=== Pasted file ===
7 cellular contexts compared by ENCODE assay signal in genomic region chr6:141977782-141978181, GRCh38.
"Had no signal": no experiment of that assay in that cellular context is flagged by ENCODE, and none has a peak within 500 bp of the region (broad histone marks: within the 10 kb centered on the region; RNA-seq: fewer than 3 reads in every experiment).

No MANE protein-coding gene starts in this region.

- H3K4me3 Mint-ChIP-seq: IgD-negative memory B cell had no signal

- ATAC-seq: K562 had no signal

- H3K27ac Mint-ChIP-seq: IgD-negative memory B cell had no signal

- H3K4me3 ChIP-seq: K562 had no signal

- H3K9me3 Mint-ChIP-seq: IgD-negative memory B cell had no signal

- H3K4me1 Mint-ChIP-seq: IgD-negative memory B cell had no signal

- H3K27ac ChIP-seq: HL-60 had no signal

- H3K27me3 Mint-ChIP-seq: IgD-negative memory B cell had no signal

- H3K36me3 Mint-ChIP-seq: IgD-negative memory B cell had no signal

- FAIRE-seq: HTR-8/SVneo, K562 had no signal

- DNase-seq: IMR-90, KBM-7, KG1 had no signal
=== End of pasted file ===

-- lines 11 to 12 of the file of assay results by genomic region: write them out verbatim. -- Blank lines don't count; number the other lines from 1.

- H3K27me3 Mint-ChIP-seq: IgD-negative memory B cell had no signal

- H3K36me3 Mint-ChIP-seq: IgD-negative memory B cell had no signal